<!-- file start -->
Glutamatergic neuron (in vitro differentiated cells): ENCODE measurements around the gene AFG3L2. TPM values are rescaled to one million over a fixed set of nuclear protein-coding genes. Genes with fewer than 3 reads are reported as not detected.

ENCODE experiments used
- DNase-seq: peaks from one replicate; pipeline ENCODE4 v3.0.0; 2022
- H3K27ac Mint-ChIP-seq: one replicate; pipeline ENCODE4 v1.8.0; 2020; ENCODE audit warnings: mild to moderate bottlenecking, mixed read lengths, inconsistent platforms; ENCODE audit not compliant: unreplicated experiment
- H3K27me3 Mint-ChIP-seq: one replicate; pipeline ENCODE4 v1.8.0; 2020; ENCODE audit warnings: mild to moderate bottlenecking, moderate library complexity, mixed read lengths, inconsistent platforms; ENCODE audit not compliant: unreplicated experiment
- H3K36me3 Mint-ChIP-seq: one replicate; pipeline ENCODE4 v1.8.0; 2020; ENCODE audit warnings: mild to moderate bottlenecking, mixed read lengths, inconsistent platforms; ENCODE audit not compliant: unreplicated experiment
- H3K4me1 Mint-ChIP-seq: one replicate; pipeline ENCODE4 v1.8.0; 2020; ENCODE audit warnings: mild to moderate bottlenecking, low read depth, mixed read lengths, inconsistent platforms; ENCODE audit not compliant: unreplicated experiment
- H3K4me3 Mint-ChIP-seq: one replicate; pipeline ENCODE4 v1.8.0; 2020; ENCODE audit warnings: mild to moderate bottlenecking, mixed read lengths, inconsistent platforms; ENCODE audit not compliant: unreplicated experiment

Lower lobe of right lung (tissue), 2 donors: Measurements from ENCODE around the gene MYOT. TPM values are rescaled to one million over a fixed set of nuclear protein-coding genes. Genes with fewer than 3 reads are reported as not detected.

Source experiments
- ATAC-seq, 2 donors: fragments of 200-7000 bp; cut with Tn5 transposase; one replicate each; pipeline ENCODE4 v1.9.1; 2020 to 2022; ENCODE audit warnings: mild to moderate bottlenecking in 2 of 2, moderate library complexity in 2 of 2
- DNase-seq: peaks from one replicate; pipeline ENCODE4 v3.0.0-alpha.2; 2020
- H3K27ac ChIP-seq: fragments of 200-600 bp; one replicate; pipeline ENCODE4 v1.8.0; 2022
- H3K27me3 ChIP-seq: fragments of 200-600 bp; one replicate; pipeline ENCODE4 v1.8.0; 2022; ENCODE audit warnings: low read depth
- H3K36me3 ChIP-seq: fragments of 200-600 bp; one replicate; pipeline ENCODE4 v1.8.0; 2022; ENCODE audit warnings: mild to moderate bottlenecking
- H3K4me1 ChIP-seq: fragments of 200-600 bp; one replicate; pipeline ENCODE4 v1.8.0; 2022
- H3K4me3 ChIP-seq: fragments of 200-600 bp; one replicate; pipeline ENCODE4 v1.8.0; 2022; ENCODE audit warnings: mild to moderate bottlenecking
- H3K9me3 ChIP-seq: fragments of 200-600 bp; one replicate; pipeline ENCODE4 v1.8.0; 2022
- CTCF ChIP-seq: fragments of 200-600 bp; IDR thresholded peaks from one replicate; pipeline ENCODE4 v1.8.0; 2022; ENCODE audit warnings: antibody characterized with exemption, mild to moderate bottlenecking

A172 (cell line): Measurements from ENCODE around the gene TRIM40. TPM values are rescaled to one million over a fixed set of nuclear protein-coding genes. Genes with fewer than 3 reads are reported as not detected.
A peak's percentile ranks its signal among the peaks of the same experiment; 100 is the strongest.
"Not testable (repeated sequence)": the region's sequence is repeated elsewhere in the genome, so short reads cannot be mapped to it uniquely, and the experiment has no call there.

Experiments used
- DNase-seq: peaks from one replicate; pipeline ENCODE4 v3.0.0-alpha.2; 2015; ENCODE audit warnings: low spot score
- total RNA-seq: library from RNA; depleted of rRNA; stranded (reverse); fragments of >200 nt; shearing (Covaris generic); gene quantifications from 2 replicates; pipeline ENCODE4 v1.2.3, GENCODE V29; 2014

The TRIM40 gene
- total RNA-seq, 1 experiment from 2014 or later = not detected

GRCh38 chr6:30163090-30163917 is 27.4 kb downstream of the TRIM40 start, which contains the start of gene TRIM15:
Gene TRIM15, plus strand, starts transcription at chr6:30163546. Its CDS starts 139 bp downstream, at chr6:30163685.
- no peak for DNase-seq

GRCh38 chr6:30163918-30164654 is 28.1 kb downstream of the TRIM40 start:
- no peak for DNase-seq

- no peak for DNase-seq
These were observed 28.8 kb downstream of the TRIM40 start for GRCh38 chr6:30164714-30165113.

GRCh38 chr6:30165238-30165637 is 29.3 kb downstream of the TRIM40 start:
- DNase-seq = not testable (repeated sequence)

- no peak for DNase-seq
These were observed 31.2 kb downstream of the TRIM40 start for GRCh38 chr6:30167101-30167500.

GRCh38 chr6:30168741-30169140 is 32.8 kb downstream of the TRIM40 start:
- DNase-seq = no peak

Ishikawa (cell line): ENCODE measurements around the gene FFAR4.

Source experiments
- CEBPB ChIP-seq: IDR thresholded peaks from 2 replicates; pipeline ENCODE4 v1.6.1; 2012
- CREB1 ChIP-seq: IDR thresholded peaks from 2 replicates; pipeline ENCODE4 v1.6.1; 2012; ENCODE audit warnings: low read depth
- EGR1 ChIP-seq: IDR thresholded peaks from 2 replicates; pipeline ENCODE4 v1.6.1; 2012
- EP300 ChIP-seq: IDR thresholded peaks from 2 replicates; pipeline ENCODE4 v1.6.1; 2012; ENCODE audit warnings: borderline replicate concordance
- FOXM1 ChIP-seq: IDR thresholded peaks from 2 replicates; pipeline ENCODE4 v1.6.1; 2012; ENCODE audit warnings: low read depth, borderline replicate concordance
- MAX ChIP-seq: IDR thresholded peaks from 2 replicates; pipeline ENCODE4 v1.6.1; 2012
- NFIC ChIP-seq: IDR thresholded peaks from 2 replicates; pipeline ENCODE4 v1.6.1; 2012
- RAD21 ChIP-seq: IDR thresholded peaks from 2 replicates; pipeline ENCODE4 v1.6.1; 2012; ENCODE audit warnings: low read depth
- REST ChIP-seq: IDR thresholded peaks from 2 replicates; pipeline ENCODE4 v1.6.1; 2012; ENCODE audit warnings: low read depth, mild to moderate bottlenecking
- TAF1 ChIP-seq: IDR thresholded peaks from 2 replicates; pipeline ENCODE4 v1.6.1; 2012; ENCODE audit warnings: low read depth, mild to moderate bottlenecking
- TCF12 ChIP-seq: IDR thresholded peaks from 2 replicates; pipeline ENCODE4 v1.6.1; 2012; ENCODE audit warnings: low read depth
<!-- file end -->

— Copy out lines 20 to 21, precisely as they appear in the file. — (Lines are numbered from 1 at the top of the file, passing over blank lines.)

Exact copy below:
A172 (cell line): Measurements from ENCODE around the gene TRIM40. TPM values are rescaled to one million over a fixed set of nuclear protein-coding genes. Genes with fewer than 3 reads are reported as not detected.
A peak's percentile ranks its signal among the peaks of the same experiment; 100 is the strongest.